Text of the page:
think about it
Your cart is empty
Visit The Shop

good wan: is gok wan the body-positive fashion guru we need?

Gok Wan, the British fashion stylist behind  the Body-Positive make-over show How to Look Good Naked has returned  to Australia with a brand new partnership with Target.

British television personality Gok Wan a

British fashion and television personality Gok Wan.

Riding off the successes of his shows, How to Look Good Naked and Gok’s Fashion Fix, Wan provides women and men fashion advice aimed at improving their self-worth and mind-set as well as their appearance. Unlike many make-over shows, Wan’s How to Look Good Naked does not encourage participants to undergo plastic surgery or to lose weight – instead, Wan focuses creating more positive self-perceptions. He insists that everyone can look good, regardless of weight, when they’re wearing clothes that suit their body shape. In fact, scrap the clothes: Wan rightly believes that even without anything on, you can look great – all you need is confidence. Wan is a powerful proponent of body and self love in the UK and across the world, previously speaking out about his teenage struggle to battle food addiction and depression, both stemming from bullying about being gay and his Chinese heritage.

In his twelve month campaign with Target, Wan intends to provide fashion and lifestyle advice to both men and women. Wan stated that he was very disappointed in the gap between affordable and fashionable garments and aims to correct this in his collaboration with Target. Many Australians are already aware that we pay a much higher price for identical items than our British counterparts. Accordingly, Target has dropped it’s ‘100% happy’ slogan for a ‘get more, pay less’ campaign byline.

This isn’t Gok’s first foray into Australia: in 2011 he partnered with Westfield to tour Australia. At Pitt Street Mall, he showcased the latest fashions on women – ‘clothes’ which were body-painted onto the essentially nude models. Wan often presents the human body naked, in an effort to defeat the stigma and the shame surrounding the female form. On How to Look Good Naked, Wan exhibits nude pictures of his participants in public places and asks passerby’s to give their opinions. Sounds horrific, doesn’t it? In fact, the public’s response is always overwhelmingly positive. People genuinely enjoy being presented with non-retouched images or regular women who are beautiful regardless of weight. Wan asserts that this is a way to combat rigid female physical standards and reaffirm that beauty is not confined to size or shape.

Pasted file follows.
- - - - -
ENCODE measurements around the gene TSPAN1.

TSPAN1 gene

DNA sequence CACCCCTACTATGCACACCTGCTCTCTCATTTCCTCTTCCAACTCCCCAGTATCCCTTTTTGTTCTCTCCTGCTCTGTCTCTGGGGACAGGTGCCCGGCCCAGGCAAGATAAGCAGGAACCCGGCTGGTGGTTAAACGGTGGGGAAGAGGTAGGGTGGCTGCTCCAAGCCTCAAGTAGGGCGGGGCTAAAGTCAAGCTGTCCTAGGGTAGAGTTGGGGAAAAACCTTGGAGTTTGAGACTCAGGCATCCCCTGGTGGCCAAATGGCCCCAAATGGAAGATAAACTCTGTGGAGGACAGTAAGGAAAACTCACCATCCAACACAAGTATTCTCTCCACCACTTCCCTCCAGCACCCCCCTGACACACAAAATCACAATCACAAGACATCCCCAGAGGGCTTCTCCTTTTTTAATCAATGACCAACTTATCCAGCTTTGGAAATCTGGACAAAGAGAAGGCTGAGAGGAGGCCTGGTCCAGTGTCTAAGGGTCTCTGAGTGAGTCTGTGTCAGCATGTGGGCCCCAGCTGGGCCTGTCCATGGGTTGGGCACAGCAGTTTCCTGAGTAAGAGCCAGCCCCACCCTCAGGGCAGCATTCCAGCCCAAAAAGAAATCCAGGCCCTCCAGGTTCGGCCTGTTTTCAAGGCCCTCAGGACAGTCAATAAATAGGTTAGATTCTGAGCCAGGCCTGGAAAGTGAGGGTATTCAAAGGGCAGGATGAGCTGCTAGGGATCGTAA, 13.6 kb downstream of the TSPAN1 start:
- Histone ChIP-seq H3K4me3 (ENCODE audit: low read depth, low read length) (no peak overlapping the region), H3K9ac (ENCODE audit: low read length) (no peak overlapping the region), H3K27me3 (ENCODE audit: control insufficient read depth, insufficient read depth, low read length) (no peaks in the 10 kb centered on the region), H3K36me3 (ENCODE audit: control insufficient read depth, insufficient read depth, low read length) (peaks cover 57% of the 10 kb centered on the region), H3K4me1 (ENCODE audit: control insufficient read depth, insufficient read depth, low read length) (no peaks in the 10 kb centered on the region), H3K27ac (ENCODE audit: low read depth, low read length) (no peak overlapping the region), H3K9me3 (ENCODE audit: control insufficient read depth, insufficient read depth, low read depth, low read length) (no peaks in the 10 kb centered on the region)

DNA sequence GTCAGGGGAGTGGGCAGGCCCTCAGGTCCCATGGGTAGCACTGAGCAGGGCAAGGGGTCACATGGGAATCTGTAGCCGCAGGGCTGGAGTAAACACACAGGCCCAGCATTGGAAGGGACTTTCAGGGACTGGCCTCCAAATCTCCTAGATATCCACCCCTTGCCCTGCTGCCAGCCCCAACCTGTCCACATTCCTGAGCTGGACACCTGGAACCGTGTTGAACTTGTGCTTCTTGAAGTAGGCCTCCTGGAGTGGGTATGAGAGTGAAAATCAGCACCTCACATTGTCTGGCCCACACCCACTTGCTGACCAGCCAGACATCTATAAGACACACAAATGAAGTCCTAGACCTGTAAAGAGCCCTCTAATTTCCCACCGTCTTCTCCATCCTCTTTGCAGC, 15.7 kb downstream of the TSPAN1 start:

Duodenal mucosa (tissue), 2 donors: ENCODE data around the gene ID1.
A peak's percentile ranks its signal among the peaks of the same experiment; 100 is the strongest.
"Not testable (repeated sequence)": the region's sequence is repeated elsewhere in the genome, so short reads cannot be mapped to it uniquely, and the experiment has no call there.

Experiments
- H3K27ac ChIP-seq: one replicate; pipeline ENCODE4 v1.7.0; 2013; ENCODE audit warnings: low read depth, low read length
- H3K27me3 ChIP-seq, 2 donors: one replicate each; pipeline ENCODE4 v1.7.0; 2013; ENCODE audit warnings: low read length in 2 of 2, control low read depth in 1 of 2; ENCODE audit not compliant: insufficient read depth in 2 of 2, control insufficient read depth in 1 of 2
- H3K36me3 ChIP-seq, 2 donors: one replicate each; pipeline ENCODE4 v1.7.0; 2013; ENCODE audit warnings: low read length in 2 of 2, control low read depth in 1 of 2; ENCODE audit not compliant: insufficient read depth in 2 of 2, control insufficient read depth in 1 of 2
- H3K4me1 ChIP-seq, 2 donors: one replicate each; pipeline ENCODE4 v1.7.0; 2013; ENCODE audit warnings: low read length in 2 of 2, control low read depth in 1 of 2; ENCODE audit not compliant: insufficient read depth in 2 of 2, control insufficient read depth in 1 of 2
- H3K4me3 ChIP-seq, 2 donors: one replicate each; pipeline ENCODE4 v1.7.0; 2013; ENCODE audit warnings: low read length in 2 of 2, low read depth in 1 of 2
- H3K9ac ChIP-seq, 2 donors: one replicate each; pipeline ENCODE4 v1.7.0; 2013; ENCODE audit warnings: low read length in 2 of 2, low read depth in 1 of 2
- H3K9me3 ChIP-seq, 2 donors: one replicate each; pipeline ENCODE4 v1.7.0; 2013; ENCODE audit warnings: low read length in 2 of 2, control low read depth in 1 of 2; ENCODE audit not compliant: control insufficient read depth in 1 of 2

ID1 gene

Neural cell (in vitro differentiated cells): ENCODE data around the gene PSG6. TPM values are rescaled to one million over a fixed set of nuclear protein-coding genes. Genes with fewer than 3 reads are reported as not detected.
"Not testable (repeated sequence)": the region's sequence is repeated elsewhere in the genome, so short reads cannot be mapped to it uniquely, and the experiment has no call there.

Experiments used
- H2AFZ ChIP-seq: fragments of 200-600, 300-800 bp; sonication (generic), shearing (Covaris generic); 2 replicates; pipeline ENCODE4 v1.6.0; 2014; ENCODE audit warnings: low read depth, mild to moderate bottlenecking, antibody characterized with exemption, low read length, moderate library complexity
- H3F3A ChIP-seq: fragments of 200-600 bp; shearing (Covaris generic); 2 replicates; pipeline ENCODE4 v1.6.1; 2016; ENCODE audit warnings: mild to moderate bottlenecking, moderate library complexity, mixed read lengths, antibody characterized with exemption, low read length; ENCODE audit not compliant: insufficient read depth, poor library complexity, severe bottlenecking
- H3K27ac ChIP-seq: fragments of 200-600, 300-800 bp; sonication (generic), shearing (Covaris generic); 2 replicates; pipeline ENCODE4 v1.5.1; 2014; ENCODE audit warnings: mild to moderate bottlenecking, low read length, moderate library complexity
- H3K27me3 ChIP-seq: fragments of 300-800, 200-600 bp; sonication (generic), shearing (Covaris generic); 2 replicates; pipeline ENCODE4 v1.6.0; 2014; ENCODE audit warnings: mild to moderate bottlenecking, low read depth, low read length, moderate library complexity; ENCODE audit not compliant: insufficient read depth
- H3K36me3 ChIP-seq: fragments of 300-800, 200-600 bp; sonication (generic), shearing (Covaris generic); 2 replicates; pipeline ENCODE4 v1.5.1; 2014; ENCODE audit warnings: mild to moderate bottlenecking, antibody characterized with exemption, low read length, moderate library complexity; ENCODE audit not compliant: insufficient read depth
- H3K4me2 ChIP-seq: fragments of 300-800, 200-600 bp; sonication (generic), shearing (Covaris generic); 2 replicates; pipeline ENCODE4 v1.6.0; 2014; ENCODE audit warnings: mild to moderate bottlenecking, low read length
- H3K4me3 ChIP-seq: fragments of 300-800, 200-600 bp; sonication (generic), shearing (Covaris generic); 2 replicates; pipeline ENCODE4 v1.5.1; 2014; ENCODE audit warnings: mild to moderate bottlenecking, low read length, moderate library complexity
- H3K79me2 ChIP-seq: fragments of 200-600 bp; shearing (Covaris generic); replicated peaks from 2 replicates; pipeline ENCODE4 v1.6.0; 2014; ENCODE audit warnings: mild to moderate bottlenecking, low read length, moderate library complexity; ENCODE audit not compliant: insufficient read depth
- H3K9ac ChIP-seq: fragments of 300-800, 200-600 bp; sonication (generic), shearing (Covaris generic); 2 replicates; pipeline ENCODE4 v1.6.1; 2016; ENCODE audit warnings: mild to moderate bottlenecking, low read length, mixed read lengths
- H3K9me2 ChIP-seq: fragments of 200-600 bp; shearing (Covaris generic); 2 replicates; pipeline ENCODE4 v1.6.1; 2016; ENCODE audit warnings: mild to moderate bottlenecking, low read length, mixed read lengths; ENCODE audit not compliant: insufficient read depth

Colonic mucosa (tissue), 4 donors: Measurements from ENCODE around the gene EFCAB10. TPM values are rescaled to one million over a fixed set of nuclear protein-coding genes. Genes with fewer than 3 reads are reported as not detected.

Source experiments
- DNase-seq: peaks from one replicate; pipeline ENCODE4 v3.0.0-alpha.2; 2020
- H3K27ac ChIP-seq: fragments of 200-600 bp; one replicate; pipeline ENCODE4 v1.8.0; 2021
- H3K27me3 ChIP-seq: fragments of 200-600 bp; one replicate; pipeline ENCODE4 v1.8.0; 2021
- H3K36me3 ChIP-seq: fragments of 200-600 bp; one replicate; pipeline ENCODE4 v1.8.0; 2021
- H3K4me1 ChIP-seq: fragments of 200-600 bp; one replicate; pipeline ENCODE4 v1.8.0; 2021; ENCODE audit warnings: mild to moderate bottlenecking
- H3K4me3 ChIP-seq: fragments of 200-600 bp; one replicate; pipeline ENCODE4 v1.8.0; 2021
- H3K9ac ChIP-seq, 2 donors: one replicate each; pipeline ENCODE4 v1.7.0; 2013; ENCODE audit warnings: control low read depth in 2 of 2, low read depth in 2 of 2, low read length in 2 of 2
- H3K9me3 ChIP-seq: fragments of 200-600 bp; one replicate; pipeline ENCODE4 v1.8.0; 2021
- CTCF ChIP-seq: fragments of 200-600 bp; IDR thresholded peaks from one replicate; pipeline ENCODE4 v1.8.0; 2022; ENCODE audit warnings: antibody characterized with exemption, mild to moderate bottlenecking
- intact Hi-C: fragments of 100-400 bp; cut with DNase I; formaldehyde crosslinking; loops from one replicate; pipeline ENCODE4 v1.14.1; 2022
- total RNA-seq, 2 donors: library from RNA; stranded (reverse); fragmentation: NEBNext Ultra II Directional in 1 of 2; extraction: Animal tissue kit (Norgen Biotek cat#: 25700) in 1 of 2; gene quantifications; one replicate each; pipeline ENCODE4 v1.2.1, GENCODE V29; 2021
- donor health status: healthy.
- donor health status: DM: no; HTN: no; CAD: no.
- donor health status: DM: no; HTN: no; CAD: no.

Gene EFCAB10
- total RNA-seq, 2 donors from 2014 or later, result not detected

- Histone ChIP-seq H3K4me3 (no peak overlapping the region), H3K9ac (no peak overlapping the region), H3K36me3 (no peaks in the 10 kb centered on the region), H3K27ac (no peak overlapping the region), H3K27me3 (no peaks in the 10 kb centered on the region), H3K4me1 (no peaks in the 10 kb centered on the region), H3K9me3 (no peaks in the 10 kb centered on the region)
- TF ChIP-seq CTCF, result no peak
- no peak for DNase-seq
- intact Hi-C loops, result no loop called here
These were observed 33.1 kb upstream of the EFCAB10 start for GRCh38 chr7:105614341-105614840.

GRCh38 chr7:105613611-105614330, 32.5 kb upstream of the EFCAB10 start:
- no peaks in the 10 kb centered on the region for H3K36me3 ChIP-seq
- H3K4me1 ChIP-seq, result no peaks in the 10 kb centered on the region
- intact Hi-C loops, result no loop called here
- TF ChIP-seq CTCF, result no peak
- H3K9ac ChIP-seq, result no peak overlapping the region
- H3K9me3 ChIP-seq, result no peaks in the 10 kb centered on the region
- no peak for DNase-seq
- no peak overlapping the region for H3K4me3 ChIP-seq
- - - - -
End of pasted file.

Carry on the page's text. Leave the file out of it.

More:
It seems that Wan has become such a popular figure in pop culture because of his relatable personality – he doesn’t claim to be perfect and doesn’t expect his participants to be either. Wan has learnt from personal experience that it can be difficult to be comfortable with oneself, yet he is adamant that true confidence can be achieved without major weight loss or cosmetic surgeries.

Is the growing popularity of Wan amongst Australian women indicative of a true change in the way we see ourselves? Did we really need an alternative fashion icon like Gok Wan to convince us that beauty is not skin-deep and that everyone can look and feel good? I believe that we did. The fact is, we’ve never had a popular fashion guru who believed weight was totally unrelated to beauty. Wan is happy to say ‘you don’t need to be perfect’ and will never suggest cosmetic procedures or diets as the way towards confidence. This belief in the beauty to be seen in every person regardless of their shape and size is refreshing in a world where beauty is often distilled down slim thighs and flat stomachs. Simply put, Wan is totally refreshing and his ideas are worth spreading. Good one Gok!

Got a spare minute? Why not fill out the Lip reader survey, for your chance to win a free copy of issue 23 + an awesome Lip tote bag? We’d love to hear your thoughts!

 Image Source

3 thoughts on “good wan: is gok wan the body-positive fashion guru we need?

  1. Fantastic article! I really Gok Wan and his refreshing perspective on body image. It obviously stems from his own personal experiences but he is always so upbeat and genuine about it – he is a brilliant role model.

  2. Maybe I’m cynical, but I feel like body confidence as a commercial entity is really suss. Like, if you look good naked, why do you need outfit advice? Why do you have to buy more stuff? It almost even seems like if you open up the idea that women of different sizes can be beautiful, it only works to expand your potential market. Not saying that women of all shapes and sizes aren’t beautiful, but how that translates into profits is something worth being critical about.

  3. Fair point Erin :) If you look good naked then that’s brilliant. I also think that feeling like you look good naked goes a long way to how you carry/present yourself clothed. People need clothes and marketing this in a positive way, embracing all body shapes and sizes, is certainly a lot better than clothes/ads that are suitable for a small segment of the market. Especially when this tends to perpetuate the body image issues that most people struggle with.

Leave a Reply

Your email address will not be published. Required fields are marked *

You may use these HTML tags and attributes: <a href="" title=""> <abbr title=""> <acronym title=""> <b> <blockquote cite=""> <cite> <code> <del datetime=""> <em> <i> <q cite=""> <strike> <strong>